Here are some notes taken from John Doerr's talk at the Web 2.0 Conference, held October 2004 in San Francisco. Thanks to IT Conversations for recording it!

John Doerr is a well-known venture capitalist, who apparently had the foresight to back Google in 1999 when few others did. His Web 2.0 speech had a lot of insightful nuggets and tantalizing snippets of insight. I got the feeling he was holding a lot back, but that's to be expected from someone who is on the board of both Google and Amazon. Still, very worthwhile listening to. Or if you can't be bothered listening, here are my notes:

Parallel Webs

After about 10 minutes of banter and rambling, it got interesting at the 11.40 minute mark. That's when Doerr launched into his Web 2.0 theories. He started by saying "...take the idea of the string theory and apply it to the Web", which led to his suggestion that there are "at least 6 parallel webs." Although this caused a round of titters in the audience, I think everyone was on tenterhooks! So the 6 parallel webs are:

* Near Web -> the PC upfront; "innovations are around services"; examples: Friendster, Visible Path

* Far Web -> tv web; people don't interact with it as much; e.g., which delivers video to your tv set

* Here Web -> one that is "ubiquitously pervasive"; e.g. phones

* Weird Web -> "talk to and it talks back to you" e.g. 3D VRML where the perspective changes; An example company is TellMe, which offers voice recognition over your phone (e.g. directory assistance - AT&T uses it)

* B2B Web -> the plumbing behind the scenes (xml, rss, web services - eg amazon); example: "companies building and promoting wikis".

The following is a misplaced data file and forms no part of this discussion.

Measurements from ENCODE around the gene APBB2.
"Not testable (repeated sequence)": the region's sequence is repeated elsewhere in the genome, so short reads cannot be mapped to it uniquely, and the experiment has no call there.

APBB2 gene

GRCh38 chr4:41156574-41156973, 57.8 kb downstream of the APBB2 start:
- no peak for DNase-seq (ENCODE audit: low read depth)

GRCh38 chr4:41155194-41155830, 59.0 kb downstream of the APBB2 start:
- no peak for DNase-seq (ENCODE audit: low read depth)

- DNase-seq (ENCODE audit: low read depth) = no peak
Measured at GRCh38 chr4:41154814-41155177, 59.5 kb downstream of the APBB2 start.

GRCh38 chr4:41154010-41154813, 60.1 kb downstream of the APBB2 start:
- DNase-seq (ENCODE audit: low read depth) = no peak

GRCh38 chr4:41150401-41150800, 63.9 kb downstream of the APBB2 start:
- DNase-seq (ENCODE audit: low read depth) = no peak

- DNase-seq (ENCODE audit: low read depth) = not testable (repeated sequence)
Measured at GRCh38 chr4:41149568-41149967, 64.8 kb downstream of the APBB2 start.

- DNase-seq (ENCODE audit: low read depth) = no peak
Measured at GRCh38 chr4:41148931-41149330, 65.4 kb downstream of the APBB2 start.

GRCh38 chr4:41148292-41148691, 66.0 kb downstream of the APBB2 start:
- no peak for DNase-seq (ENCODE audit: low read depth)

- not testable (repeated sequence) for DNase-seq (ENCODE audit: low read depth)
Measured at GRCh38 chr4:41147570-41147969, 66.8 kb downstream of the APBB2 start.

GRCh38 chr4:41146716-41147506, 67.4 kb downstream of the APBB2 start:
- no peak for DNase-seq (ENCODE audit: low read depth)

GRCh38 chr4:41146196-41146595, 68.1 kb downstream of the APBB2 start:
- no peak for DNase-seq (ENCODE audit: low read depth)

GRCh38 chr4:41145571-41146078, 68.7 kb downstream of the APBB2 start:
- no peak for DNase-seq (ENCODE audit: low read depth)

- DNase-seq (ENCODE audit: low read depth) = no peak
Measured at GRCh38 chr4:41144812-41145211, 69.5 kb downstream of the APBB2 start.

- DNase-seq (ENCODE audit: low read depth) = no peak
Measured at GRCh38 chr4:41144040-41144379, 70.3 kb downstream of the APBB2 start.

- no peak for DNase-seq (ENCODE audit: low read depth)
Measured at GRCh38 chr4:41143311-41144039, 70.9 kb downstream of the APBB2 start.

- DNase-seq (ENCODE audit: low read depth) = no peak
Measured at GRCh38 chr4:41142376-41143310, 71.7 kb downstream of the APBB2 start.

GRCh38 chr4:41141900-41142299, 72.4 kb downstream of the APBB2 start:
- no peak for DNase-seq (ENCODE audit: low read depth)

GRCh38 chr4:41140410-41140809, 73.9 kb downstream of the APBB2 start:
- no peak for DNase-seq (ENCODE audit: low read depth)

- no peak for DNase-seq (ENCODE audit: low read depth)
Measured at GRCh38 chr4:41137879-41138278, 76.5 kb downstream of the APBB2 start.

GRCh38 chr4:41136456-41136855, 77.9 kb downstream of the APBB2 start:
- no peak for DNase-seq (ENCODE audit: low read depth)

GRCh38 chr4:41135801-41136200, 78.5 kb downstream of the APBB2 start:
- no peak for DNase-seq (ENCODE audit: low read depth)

* D2D Web -> Device Web (e.g. RFID info, remote sensors, smart dust)

He puts the 6 Webs under rubric of "EverNet". The most interesting one sounded like the "Weird Web", which John said had "opportunity for innovation" further into the future.


Doerr talked a bit about platforms. The OS as a platform was followed by databases (eg p2p), and now we have web / web services / "search in particular" ("a very powerful platform").

He said browsers are not so much a platform, but "a great enabler". People in the Netscape era used the browser as a thin client. He said that "most of the old web-based services [Web 1.0] are in the process of being systemically reinvented - including the browser." He reckons "browsers are going to come back", but dismissed the likelihood of Google doing a browser.


When questioned what are the opportunities or markets open for entrepreneurs, Doerr said there is scope for "lots of web services-based companies". In particular "really targeted services for the explosive Hand Web" [aka the Here Web] - for example, social services and tracking services.

"We live in time and we're assaulted by events", Doerr went on to say. He wants filters to be developed so that we're only assaulted by "the most relevant information". That's a "Google-sized" technical challenge, but an example of something he'd invest in. There are also opportunities to tackle information that is not currently on the Web - he gave the example of a video company that could aggregate all the backlist info about videos.

But he cautioned that a lot of those types of opportunities will go to "the larger companies" and the smaller innovators should be wary of "getting in the way" of Google, Amazon, EBay or Yahoo!.